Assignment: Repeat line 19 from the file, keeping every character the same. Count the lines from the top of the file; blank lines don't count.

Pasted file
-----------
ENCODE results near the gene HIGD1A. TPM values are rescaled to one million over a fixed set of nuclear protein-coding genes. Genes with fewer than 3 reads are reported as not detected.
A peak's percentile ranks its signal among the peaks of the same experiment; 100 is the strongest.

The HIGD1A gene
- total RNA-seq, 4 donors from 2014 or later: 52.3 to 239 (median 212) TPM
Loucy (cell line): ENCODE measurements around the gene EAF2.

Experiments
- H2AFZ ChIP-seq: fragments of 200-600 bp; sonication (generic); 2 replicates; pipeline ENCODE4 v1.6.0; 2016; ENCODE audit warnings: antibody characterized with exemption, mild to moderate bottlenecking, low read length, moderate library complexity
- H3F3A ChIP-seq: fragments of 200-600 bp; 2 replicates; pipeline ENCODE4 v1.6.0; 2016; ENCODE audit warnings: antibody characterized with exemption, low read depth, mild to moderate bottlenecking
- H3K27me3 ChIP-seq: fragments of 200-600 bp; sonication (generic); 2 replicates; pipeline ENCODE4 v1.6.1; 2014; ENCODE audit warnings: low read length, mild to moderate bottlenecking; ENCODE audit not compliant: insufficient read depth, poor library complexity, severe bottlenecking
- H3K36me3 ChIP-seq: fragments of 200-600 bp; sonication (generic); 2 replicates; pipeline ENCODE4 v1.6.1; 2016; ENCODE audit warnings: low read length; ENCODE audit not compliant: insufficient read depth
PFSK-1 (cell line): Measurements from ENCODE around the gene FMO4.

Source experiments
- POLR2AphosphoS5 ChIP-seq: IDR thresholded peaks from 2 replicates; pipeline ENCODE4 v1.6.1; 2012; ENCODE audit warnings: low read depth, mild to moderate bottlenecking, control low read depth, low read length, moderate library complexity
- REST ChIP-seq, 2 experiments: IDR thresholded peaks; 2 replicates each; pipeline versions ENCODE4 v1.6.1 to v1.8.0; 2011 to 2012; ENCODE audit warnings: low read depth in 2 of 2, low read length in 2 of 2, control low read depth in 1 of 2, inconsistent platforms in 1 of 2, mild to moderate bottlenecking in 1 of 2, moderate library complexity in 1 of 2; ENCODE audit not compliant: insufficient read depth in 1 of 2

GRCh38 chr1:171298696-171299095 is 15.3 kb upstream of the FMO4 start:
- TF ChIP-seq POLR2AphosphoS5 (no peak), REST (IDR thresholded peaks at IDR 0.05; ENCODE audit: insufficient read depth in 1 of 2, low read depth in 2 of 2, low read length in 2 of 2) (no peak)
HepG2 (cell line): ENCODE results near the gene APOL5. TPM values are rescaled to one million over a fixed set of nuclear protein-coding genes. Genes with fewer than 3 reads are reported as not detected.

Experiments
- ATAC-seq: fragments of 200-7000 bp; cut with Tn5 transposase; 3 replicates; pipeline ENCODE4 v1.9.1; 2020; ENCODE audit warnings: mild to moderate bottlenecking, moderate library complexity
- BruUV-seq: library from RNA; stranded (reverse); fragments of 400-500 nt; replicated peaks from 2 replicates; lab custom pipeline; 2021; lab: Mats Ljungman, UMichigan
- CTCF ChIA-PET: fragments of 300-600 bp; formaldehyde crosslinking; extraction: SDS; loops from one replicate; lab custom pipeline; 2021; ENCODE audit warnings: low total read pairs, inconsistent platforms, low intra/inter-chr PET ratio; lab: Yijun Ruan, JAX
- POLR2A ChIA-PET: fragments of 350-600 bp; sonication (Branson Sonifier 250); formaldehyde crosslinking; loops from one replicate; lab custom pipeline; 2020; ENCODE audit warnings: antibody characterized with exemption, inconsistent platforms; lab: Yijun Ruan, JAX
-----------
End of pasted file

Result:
- ATAC-seq: fragments of 200-7000 bp; cut with Tn5 transposase; 3 replicates; pipeline ENCODE4 v1.9.1; 2020; ENCODE audit warnings: mild to moderate bottlenecking, moderate library complexity